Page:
pakistan suicide bombing_311.
(photo credit: Stringer Pakistan / Reuters)
Islamic charities from Saudi Arabia and the United Arab Emirates financed a network in US ally Pakistan that recruited children as young as eight to wage holy war, a Pakistani newspaper reported on Sunday, citing Wikileaks.
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A US diplomatic cable published by WikiLeaks said financial support estimated at $100 million a year was making its way from those Gulf Arab states to a jihadist recruitment network in Pakistan's Punjab province, Dawn newspaper reported.
The November 2008 dispatch by Bryan Hunt, the then principal officer at the US consulate in Lahore, was based on discussions with local government and non-governmental sources during trips to Punjab, Pakistan's most populous province.
It said those sources claimed that financial aid from Saudi and United
Arab Emirates was coming from "missionary" and "Islamic charitable"
organizations ostensibly with the direct support of those countries'
Saudi Arabia, the United States and Pakistan heavily supported the
Afghan mujahideen against Soviet occupation troops in the 1980s.
Militancy subsequently mushroomed in the region and militants moved to
Pakistan's northwest tribal areas along the border with Afghanistan,
seen as a global hub for militants.
Since then there has been a growing nexus between militant groups there
and in Punjab. In recent years militants have been carrying out suicide
bombings seemingly at will in Pakistan, despite military offensives
against their strongholds.
The discovery that Osama bin Laden was living in a Pakistani town not
far from Islamabad until he was killed by US special forces earlier this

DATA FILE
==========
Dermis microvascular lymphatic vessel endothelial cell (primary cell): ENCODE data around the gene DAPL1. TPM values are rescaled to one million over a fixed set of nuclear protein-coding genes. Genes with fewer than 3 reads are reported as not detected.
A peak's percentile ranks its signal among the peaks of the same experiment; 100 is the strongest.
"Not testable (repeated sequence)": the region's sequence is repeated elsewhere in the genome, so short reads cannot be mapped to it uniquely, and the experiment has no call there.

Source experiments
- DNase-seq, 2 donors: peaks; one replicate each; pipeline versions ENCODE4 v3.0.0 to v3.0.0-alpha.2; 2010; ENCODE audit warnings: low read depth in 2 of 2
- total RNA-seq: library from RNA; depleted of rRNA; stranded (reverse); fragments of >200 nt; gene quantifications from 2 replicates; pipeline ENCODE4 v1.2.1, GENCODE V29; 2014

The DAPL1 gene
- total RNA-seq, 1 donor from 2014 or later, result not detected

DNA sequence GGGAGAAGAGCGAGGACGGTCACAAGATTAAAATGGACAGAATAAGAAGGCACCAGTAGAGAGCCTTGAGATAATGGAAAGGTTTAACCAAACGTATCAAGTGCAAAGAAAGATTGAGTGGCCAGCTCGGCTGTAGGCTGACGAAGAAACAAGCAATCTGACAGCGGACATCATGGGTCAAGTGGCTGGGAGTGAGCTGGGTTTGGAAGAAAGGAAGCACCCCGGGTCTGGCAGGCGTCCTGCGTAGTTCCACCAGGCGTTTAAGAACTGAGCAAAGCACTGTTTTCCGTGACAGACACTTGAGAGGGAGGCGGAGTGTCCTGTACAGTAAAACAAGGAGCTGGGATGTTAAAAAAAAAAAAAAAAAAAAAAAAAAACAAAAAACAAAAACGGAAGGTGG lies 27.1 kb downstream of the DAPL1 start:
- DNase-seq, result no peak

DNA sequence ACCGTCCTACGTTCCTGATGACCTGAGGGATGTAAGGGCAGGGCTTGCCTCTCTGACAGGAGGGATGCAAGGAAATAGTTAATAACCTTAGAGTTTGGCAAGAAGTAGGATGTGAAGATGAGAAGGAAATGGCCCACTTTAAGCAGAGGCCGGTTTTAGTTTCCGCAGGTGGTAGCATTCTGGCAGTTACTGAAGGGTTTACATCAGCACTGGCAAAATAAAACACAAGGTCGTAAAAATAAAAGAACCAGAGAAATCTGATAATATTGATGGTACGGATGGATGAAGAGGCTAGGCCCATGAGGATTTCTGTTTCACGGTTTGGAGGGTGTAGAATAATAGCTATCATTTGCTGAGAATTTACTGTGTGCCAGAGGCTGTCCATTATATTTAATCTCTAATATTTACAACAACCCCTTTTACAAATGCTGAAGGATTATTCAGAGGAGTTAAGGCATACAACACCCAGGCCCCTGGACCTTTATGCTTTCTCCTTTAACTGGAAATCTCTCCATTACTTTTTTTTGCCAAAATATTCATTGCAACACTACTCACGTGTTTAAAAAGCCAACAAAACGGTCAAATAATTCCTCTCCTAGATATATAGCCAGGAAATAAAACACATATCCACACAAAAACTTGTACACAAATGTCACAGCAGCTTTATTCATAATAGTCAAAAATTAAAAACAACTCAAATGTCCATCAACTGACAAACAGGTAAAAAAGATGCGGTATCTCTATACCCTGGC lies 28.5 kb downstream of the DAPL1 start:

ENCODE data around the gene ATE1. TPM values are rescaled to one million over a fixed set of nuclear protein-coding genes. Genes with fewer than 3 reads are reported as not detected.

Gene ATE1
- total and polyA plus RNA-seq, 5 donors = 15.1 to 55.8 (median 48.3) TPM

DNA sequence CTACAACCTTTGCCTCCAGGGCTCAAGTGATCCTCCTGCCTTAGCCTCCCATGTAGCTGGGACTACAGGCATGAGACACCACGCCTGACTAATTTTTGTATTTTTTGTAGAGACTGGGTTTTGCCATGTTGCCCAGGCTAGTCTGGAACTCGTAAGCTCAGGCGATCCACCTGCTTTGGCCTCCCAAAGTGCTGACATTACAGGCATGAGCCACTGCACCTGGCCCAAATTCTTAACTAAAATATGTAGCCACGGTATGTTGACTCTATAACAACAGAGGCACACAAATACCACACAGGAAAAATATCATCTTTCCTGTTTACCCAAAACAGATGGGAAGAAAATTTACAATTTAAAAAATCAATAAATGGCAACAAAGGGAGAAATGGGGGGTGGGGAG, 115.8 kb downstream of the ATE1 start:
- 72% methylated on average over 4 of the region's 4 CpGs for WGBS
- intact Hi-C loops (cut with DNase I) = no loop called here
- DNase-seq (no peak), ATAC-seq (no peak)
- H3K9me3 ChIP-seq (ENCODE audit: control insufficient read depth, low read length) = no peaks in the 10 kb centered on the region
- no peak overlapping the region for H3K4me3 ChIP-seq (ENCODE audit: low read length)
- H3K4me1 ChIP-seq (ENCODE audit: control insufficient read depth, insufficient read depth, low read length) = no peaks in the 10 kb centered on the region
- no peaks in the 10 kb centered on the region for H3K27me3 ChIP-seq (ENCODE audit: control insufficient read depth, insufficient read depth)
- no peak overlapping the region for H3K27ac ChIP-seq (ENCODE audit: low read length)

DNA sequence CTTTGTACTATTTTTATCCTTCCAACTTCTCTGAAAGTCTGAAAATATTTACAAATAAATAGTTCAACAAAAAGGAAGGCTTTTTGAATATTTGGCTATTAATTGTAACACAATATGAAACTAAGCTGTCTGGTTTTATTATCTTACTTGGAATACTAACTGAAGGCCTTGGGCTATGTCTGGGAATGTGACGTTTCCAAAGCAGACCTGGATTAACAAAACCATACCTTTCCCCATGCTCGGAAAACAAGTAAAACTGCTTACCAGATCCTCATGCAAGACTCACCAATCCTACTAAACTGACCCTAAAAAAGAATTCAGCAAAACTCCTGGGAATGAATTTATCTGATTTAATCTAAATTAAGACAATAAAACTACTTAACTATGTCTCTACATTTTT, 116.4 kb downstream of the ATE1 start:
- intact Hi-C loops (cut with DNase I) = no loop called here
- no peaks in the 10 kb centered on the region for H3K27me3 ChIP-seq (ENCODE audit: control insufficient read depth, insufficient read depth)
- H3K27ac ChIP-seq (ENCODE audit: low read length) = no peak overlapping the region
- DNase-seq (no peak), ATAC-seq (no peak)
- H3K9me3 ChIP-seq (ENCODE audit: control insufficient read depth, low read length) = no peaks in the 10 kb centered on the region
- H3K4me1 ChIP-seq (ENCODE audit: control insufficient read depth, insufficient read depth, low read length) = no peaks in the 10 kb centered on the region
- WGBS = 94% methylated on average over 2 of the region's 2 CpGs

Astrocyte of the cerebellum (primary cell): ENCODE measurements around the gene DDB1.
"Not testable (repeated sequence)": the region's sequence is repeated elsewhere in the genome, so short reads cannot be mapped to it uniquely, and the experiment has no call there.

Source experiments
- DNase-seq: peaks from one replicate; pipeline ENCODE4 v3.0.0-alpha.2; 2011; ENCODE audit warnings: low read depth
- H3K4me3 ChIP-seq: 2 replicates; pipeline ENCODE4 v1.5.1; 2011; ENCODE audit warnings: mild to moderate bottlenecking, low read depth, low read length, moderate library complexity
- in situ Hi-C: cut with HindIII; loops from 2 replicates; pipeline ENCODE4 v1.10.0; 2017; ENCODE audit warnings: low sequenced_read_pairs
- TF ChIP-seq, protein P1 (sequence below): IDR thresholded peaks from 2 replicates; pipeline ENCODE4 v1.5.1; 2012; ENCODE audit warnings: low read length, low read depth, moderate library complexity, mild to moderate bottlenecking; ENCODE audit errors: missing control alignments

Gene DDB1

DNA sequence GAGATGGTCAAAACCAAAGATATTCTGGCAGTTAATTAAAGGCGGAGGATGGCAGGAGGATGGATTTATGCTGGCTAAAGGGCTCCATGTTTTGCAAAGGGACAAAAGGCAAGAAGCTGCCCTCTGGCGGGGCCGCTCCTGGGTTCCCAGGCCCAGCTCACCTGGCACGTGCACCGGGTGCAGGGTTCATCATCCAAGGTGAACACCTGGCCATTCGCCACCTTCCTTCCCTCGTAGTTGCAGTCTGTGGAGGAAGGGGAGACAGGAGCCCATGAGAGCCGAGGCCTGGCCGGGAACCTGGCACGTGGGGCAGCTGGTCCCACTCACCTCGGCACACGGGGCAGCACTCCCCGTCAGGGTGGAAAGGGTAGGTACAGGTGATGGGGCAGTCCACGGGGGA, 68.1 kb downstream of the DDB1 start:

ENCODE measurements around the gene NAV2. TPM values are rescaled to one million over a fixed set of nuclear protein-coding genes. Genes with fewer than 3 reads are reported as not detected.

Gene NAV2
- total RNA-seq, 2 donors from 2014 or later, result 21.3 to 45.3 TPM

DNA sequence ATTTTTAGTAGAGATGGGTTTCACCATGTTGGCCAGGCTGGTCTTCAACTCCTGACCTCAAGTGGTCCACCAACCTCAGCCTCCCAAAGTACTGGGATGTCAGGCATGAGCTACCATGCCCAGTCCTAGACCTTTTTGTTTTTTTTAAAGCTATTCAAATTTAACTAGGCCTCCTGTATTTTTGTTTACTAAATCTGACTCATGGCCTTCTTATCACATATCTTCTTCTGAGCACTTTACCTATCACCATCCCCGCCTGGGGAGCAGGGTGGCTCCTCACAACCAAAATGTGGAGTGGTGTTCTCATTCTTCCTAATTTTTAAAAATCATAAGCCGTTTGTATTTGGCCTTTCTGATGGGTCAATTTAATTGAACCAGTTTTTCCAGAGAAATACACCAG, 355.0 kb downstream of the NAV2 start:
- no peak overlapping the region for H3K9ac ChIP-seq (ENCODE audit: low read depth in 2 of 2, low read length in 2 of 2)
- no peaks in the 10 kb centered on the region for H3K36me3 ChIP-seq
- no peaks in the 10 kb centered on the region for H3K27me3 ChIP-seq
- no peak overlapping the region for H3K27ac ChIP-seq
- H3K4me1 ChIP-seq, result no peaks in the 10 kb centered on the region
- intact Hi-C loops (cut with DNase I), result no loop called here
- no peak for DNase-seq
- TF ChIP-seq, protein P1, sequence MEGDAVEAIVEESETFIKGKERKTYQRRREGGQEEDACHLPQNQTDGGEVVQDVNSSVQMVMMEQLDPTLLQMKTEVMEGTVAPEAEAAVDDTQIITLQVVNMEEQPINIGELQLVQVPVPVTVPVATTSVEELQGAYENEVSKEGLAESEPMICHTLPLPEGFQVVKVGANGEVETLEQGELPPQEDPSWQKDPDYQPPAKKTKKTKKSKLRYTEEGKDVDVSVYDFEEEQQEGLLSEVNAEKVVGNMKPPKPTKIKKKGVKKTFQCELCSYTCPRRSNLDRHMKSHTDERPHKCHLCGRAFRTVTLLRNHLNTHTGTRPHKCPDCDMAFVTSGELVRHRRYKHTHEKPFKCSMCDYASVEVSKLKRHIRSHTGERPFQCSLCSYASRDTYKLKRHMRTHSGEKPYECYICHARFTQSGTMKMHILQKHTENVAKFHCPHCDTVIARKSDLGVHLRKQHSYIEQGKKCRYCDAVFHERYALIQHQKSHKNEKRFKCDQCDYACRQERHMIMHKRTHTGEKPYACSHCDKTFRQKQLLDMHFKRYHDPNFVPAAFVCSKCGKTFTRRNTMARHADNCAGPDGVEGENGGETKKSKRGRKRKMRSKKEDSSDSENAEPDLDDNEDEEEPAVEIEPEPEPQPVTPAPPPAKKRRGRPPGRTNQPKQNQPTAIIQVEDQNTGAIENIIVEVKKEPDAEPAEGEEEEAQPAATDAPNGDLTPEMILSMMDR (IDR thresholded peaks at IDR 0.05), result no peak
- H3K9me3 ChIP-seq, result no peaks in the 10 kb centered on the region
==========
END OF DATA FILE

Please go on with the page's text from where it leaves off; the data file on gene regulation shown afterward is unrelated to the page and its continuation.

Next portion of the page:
month has severely damaged ties between Washington and Islamabad.
The United States wants Pakistan to be a more reliable partner in its war on militancy.Punjab network reportedly exploiting children
But militancy is deeply rooted in Pakistan. In order to eradicate it,
analysts say, the government must improve economic conditions to prevent
militants from recruiting young men disillusioned with the state.
The network in Punjab reportedly exploited worsening poverty to
indoctrinate children and ultimately send them to training camps, said
Saudi Arabia, home to the fundamentalist Wahhabi brand of Islam, is seen
as funding some of Pakistan's hardline religious seminaries, or
madrassas, which churn out young men eager for holy war, posing a threat
to the stability of the region.
"At these madrassas, children are denied contact with the outside world
and taught sectarian extremism, hatred for non-Muslims, and
anti-Western/anti-Pakistan government philosophy," said the cable.
It described how "families with multiple children" and "severe financial difficulties" were being exploited and recruited, Dawn
"The path following recruitment depends upon the age of the child
involved. Younger children (between 8 and 12) seem to be favored," said
Teachers in seminaries would assess the inclination of children "to engage in violence and acceptance of jihadi culture".
"The initial success of establishing madrassas and mosques in these
areas led to subsequent annual "donations" to these same clerics,
originating in Saudi Arabia and the United Arab Emirates," the cable